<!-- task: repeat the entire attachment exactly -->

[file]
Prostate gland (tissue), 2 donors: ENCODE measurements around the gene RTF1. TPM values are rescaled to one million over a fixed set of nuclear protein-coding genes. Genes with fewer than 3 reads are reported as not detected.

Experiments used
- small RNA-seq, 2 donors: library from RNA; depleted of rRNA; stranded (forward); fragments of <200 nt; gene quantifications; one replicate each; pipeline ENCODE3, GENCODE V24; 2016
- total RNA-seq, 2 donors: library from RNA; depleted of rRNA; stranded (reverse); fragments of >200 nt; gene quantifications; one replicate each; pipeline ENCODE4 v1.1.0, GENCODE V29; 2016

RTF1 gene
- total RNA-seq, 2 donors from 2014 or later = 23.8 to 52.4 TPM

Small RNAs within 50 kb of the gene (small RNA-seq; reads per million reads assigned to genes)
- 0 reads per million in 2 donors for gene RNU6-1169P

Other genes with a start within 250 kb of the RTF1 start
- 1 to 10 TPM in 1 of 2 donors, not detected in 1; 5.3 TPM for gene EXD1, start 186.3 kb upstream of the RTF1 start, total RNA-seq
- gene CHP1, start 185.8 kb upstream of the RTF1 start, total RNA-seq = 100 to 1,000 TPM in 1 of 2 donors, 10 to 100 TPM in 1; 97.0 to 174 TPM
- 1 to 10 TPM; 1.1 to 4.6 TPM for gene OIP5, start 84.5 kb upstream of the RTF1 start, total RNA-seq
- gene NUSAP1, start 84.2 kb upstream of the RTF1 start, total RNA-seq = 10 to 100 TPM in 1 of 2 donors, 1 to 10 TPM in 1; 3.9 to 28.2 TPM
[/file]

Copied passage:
Prostate gland (tissue), 2 donors: ENCODE measurements around the gene RTF1. TPM values are rescaled to one million over a fixed set of nuclear protein-coding genes. Genes with fewer than 3 reads are reported as not detected.

Experiments used
- small RNA-seq, 2 donors: library from RNA; depleted of rRNA; stranded (forward); fragments of <200 nt; gene quantifications; one replicate each; pipeline ENCODE3, GENCODE V24; 2016
- total RNA-seq, 2 donors: library from RNA; depleted of rRNA; stranded (reverse); fragments of >200 nt; gene quantifications; one replicate each; pipeline ENCODE4 v1.1.0, GENCODE V29; 2016

RTF1 gene
- total RNA-seq, 2 donors from 2014 or later = 23.8 to 52.4 TPM

Small RNAs within 50 kb of the gene (small RNA-seq; reads per million reads assigned to genes)
- 0 reads per million in 2 donors for gene RNU6-1169P

Other genes with a start within 250 kb of the RTF1 start
- 1 to 10 TPM in 1 of 2 donors, not detected in 1; 5.3 TPM for gene EXD1, start 186.3 kb upstream of the RTF1 start, total RNA-seq
- gene CHP1, start 185.8 kb upstream of the RTF1 start, total RNA-seq = 100 to 1,000 TPM in 1 of 2 donors, 10 to 100 TPM in 1; 97.0 to 174 TPM
- 1 to 10 TPM; 1.1 to 4.6 TPM for gene OIP5, start 84.5 kb upstream of the RTF1 start, total RNA-seq
- gene NUSAP1, start 84.2 kb upstream of the RTF1 start, total RNA-seq = 10 to 100 TPM in 1 of 2 donors, 1 to 10 TPM in 1; 3.9 to 28.2 TPM